“Another Voice for Cleveland,” September 1884 (Library of Congress)
Read more: http://www.smithsonianmag.com/history/president-clevelands-problem-child-100800/#PQq4VLvhpdBjcOBs.99

Frank Hake and the Presidential Election of 1884

Politics.  From a young age my parents taught us it was one of two things not to discuss.   Religion we can save for another post….  But why?  Everyone says politics have become more and more a polarizing topic, but if it’s worse now like we think, how was it before?

To answer that question, we’ll look back to my Great Great Grandfather, Frank Hake.  Like most businessmen in those days, Frank had been a Democrat.  But in 1884, that was about to change – Frank had decided he now wanted to be a Republican.  But it wouldn’t be that easy.

[aesop_quote type=”block” background=”#282828″ text=”#ffffff” width=”content” align=”center” size=”2″ quote=”…prompted by the party who already have so black a record that old Nick himself could not add one iota to the miserable list…” parallax=”off” direction=”left” revealfx=”off”]

You see, Frank had never met my parents.  The saying “Don’t discuss politics or religion” obviously hadn’t become standard.  So Frank did, and in what seemingly was Frank’s style it was loud and he bet money on it – with 10-to-1 odds that the Republican presidential candidate would win.  Frank bet $1,000 on James G. Blaine, a sum that the newspaper said was the largest that “ever been wagered on a presidential candidate.”


[aesop_quote type=”block” background=”#282828″ text=”#ffffff” align=”center” size=”3″ quote=”unless he renounced Republicanism they would ruin his business” parallax=”off” direction=”left” revealfx=”off”]

Now, the Democratic party didn’t really like this.  In true 2010s style, they threatened Frank and his beer distribution business with a boycott.  The leadership of the Democratic party very quickly got all of the saloon keepers and beer sellers to “volunteer” to boycott Frank’s business.  Frank was about to lose his business.  So Frank gave in, and to add insult to injury, he was forced to donate $100 to the upcoming parade to make it a success.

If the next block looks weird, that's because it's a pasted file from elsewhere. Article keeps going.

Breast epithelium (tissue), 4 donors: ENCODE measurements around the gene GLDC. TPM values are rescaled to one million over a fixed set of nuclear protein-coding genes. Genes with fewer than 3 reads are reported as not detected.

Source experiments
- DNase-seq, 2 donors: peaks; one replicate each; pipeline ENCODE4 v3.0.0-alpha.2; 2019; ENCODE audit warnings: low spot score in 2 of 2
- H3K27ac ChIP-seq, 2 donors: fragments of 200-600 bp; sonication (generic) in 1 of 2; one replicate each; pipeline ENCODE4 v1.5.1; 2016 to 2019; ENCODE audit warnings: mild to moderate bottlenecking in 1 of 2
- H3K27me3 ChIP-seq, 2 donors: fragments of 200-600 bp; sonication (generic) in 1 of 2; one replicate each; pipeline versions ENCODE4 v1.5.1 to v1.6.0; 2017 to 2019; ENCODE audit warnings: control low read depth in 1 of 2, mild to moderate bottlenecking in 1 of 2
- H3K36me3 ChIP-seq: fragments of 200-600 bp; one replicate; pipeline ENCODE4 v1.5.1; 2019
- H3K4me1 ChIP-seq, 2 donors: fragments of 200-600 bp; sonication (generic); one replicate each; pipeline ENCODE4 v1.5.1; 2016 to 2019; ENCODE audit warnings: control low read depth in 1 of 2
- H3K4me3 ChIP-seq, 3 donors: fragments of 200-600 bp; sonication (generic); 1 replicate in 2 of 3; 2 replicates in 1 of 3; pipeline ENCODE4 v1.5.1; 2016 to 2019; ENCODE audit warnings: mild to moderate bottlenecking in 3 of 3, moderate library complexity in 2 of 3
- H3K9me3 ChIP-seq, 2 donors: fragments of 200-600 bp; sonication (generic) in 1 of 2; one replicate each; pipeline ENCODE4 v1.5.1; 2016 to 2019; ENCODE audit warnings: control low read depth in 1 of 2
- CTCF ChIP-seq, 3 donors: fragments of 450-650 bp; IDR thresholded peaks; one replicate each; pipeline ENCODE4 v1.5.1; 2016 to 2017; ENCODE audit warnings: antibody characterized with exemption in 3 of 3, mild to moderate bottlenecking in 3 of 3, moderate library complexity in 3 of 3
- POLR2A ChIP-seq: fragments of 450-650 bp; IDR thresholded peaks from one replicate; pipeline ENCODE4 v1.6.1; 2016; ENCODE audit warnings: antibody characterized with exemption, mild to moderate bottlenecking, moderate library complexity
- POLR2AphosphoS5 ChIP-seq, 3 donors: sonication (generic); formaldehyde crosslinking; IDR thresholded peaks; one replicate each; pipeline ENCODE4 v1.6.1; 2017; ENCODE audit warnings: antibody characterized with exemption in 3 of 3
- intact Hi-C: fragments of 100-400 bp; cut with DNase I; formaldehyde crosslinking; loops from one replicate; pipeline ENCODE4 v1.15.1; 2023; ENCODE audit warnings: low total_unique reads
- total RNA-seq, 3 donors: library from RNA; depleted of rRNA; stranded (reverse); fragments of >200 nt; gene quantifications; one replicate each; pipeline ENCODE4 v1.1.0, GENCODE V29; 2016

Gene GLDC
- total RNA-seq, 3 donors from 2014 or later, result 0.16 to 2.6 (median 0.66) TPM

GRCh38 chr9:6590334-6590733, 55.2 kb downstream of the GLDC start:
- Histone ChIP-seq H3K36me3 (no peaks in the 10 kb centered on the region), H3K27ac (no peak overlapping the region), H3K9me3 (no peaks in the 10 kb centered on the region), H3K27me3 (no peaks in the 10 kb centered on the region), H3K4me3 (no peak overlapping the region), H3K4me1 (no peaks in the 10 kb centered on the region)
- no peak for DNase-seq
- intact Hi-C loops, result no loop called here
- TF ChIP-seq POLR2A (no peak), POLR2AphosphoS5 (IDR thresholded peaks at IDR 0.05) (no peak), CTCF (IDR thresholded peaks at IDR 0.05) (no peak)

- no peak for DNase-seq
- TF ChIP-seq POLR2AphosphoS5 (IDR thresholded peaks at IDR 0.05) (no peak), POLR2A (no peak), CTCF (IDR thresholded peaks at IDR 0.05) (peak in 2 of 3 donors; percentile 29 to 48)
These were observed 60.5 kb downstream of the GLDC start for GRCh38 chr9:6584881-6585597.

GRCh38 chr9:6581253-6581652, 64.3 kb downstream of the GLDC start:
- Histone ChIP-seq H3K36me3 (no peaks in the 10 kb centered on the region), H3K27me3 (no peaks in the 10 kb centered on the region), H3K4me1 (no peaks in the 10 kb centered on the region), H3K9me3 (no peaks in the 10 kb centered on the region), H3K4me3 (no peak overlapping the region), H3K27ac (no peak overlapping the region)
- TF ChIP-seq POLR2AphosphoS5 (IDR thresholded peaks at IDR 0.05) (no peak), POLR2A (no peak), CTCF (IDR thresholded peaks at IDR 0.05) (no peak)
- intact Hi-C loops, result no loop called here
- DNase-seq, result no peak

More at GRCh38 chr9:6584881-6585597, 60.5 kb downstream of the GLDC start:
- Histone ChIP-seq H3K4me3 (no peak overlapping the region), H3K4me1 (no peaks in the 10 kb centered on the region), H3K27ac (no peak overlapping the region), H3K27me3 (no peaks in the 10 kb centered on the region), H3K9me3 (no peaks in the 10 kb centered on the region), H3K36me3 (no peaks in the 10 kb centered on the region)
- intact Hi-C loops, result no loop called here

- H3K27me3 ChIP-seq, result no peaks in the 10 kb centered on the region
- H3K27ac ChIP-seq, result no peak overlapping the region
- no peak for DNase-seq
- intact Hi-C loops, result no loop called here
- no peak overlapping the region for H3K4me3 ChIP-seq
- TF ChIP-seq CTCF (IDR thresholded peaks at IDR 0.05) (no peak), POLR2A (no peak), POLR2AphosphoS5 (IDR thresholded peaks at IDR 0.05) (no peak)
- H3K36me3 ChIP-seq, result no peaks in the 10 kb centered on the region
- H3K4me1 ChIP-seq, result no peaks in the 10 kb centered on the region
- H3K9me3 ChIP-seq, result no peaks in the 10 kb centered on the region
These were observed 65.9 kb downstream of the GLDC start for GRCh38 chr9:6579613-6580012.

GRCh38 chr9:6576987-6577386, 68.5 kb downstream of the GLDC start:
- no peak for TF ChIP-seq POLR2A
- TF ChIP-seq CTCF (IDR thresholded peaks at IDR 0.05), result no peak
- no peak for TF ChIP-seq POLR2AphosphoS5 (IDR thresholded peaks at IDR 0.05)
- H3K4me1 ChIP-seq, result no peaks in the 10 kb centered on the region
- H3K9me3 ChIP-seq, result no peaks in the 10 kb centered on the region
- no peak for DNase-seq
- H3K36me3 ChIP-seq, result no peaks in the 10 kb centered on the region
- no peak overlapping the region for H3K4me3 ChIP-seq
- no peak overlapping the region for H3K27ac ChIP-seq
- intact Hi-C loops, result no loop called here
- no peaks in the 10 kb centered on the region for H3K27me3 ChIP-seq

Now, before you condemn the Democratic (or Republican) party, remember that when these articles were written, the Democrats were pro-segregation (they supported slavery) and anti-women’s rights – the Republicans were the progressive and liberal party then. (My point being both parties have been “the bad guys” no matter where you are on the political spectrum.)

But the 1800’s – that was the age of Gentlemen, and surely the politicians reflected those more civil values, right?

Well, Blaine (R) was accused of selling his influence to businesses (in Arkansas) and Grover Cleveland (D) was accused of fathering a child out of wedlock and forcing the mother into some sort of asylum.  But Grover Cleveland had a defense – he did not think the child was his, but had taken responsibility to protect his businessmen friends who where married and also sleeping with the widow Halpin.

So the morals of the politicians were right down there with the morals of the politicians of 2016, 2017, 2018, 2019, etc.  Sex, bribery, and generally not very nice behavior.

[aesop_chapter title=”So Who Wins?” bgtype=”img” full=”on” video_autoplay=”on” bgcolor=”#888888″ revealfx=”off” overlay_revealfx=”off”]

The “October screw-up” was someone in the Republican Party criticized Catholics. In addition, the Republicans attacked the prohibition party in New York, who made a big push there (they got 25,006 votes). The same happened with the Catholics – a heavily catholic New York came out to vote heavily and the Democrats won by 1,047 votes in a normally Republican New York.  This tipped the election and gave them the first victory since before the civil war. The popular vote was only about 100,000 votes in the Democratic favor (.6%) (Democrats were in the South (they were the confederate government) and the republicans being anti-Slavery had kept them in power since the civil war. )

So Grover Cleveland won, and Frank would have lost his bet. But his business was successful for many more years. I haven’t been able to find out what happened to it, but he became physically handicapped and retired quite wealthy. (Only an appreciation for good beer was passed down in inheritance to me.) 🙂

All of this was reported in The Fort Wayne, Indiana newspaper The Gazette in October of 1884.  But in true CNN/Fox News style, shortly after the articles above were written a competing newspaper claimed the Gazette had made up the story.

[aesop_quote type=”block” background=”#282828″ text=”#ffffff” width=”50%” align=”center” size=”3″ quote=”We’ve come nowhere, baby.” cite=”Mike Henkenis” parallax=”off” direction=”left” revealfx=”off”]



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